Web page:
UX Week | Bill McIntyre | Patterns of Play and Interaction

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UX Week | Bill McIntyre | Patterns of Play and Interaction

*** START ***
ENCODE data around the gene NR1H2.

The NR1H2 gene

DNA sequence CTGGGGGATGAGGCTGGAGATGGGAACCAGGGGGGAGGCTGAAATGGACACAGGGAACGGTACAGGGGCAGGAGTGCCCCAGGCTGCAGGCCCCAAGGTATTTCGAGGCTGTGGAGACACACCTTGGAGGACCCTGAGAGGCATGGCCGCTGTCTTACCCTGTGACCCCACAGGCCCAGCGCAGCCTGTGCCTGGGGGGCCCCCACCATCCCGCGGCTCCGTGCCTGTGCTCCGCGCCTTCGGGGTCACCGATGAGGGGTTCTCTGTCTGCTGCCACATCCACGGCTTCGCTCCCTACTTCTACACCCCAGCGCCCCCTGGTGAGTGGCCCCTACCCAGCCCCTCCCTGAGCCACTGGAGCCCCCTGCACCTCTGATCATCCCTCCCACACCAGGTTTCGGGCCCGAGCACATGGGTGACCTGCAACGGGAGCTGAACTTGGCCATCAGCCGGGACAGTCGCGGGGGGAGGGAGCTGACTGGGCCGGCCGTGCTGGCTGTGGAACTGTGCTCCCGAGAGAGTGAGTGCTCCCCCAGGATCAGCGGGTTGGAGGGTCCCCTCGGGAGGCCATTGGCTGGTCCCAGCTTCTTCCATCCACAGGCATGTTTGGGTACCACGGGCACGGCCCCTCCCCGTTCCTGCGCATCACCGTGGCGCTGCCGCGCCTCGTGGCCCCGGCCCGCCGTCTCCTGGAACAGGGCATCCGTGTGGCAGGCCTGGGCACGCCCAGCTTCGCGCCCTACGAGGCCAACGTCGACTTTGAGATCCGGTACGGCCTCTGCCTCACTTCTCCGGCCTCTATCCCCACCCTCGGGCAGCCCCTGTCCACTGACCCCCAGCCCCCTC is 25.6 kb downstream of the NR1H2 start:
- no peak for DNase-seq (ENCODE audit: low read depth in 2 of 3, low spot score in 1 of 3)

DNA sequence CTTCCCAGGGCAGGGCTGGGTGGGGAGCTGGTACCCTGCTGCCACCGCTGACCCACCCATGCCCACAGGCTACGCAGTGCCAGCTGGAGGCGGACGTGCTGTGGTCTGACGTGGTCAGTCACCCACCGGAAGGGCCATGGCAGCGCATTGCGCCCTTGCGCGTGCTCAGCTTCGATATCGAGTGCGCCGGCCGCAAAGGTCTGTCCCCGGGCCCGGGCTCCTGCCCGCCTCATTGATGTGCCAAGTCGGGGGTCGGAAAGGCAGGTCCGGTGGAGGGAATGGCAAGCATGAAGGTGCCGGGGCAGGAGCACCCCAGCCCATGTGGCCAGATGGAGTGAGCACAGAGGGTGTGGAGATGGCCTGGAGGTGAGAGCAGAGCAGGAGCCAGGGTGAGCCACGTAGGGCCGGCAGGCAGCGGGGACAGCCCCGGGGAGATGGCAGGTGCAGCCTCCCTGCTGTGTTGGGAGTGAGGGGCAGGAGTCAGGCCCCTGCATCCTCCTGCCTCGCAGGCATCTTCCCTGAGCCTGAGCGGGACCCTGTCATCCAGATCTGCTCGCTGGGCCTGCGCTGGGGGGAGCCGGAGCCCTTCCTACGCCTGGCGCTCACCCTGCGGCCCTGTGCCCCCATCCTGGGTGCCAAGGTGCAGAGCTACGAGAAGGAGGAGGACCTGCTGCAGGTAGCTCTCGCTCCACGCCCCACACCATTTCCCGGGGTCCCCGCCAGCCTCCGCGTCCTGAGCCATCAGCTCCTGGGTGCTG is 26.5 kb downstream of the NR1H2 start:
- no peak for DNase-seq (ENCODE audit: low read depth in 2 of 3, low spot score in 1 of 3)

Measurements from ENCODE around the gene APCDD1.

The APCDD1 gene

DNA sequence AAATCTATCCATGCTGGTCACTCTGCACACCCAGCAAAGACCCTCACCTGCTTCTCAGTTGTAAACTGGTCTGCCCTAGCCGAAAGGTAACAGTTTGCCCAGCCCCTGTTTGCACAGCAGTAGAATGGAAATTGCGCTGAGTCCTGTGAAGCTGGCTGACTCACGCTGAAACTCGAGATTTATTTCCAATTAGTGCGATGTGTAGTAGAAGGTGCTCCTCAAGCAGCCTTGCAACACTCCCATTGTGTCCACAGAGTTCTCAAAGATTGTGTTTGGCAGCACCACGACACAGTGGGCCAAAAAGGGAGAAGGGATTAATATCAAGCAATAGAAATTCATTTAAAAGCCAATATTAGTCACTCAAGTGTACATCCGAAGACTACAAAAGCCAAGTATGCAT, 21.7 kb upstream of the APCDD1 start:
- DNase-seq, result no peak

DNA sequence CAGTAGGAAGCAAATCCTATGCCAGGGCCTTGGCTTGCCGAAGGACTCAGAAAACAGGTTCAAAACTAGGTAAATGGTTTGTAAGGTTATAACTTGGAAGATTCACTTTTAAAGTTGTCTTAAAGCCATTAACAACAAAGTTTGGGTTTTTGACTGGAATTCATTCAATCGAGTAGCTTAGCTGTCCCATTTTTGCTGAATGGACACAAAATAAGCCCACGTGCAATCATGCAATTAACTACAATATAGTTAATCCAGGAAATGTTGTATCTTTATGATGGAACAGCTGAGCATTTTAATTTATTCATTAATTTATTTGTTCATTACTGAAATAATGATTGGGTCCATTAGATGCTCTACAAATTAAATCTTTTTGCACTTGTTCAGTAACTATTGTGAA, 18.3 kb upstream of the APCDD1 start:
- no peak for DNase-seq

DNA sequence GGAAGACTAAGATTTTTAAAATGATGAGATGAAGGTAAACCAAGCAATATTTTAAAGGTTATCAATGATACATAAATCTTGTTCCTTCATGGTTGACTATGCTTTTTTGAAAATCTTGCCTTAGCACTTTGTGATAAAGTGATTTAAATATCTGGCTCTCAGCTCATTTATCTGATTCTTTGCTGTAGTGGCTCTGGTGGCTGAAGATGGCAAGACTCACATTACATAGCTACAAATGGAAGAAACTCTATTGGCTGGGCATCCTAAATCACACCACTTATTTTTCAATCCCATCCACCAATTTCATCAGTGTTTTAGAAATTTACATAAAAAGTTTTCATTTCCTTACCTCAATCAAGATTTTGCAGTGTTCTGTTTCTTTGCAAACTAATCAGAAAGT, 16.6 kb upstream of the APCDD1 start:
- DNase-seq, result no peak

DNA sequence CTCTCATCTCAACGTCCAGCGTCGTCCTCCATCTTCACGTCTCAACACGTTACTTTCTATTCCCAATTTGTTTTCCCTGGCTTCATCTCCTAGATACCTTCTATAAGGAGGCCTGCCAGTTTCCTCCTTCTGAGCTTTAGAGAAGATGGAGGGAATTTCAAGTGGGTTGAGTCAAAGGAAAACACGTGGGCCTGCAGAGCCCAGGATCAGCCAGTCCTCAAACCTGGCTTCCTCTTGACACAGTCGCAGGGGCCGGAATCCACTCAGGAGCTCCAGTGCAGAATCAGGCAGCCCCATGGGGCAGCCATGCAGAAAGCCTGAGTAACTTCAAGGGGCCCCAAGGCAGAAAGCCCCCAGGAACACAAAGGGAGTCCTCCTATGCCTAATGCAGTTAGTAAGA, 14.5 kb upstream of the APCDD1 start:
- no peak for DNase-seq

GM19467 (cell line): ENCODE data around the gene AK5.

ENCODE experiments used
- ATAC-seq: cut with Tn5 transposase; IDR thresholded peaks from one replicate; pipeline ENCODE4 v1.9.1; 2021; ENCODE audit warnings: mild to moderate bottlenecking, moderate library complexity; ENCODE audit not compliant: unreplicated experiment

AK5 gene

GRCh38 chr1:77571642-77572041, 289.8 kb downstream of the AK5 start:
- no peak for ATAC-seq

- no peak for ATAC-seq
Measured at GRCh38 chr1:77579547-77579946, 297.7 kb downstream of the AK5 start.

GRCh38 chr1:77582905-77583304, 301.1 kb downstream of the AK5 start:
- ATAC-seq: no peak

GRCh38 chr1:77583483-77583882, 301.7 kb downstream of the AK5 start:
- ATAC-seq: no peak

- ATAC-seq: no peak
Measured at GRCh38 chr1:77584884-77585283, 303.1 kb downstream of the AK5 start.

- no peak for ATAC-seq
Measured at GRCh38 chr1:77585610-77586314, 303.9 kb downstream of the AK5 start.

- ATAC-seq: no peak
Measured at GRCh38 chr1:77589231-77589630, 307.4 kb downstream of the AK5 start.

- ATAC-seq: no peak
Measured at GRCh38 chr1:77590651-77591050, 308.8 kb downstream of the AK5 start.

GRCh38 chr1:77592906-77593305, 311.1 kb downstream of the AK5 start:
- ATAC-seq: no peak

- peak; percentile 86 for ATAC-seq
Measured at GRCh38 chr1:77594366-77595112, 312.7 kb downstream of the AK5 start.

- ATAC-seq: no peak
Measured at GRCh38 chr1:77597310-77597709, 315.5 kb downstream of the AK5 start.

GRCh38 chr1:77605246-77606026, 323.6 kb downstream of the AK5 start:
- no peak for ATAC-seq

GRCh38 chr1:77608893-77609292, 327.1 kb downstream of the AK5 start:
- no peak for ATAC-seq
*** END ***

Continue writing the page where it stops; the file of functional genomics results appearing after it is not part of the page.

hi my name is Bill McIntyre and I’m a toy inventor and that is still a real job my little company atomic am we create interactive toys and games and we also help other companies prototype their electronic toy and game ideas and last year at ux week 2012 absolutely wonderful we talked about inventing in the process and we debuted at Omnicom’s flagship product little–it amo and so we’re just going to refresh everybody’s memory with 10 seconds of little utama so it’s little at um OH the amazing thinking robot from atomic ow what’s he doing he’s thinking what’s he thinking about space stuff science stuff robot stuff little Tom Oh from atomic ow batteries not included awesome so that’s little–it amo and we love him we’re not going to talk about him so much this time but will come up later in the presentation this week this year we’re going to talk about play patterns right we’re going to ask what is a play pattern how do they work and how can they make interactive experiences better right and before we can do that we really have to look at play right what is play and it’s actually kind of hard to define did a lot of good reading on it one of the best definitions i found is george santayana the philosopher defined play as whatever is done spontaneously and for its own sake you know and you might be even want to add in and is fun but that’s really that’s the core of it play has some trappings it has these tools right at toys and games are very familiar objects of play Jesse Schell who wrote in an excellent book I refer to a couple times the art of game design spends 20 20 pages trying to define what is play what is a game what is a toy and he comes down to a toys an object you play with a good toy is an object that is fun to play with and the game is a problem-solving activity approached with a playful attitude and we’re going to talk about that attitude some more too because that becomes very important right so what is play for right all animal species these mammals tend to have play and engage in play primates especially play is the work of childhood right master educator Maria Montessori very focused on play and learning in the tie between the two master game developer Ralph Koster up said fun is just another word for learning and I think that really that hits the nail right on the head because play is the work of childhood you have to think of children almost as scientists right play is their laboratory everything is new to them and play is how they experiment basically testing things out what you know what everything does so when your child because everything’s new this place how you learn not only how you discover sound and vision and cause and effect in motion but it’s actually how you explore relationships I’ve misspelled dynamics but it’s in relationship dynamics very important so we’re going to look at play right what are the properties of play importantly what makes play different from anything else what makes it different from work and it turns out one of the most important parts of this is attitude right there is an experiment run where researchers studied preteen children’s description of their daily activities and many of the kids described everything they did as play or in terms of play and there’s a group of kids who actually described everything they did in terms of work and even though the activities were essentially identical right so attitude is very important and how do you how do you make their transformation how do you transform work into play what’s the difference right well play has these properties and one of them is very important that spontaneous and it’s voluntary and it’s free and we’re going to look at that as in freedom right so play is voluntary right there’s a very big difference between go play outside and the floor is lava right or let’s go ride bikes right all three of those things have a very different feel go play outside is sort of the least play like of all those right that’s it’s not spontaneous play is free as in freedom so when your inch playing you know you’re in control of the experience you get to choose the play pattern you know what you’re going to do you’re going to choose the theme whether it’s you know Highlander or Star Wars or under the sea and you’re to choose the narrative right forces coming together coming apart and we’ll talk some more about that one of the most important aspects of plays it’s free from consequence right there are no real life penalties for the way you play right if you lose a game of hopscotch everybody’s still going to treat you the same it’s all going to be okay and that leaves you free to experiment right you’re actually free to try different strategies and again if you go back to looking as at the child as a scientist that freedom to experiment with trying things different ways is critical on the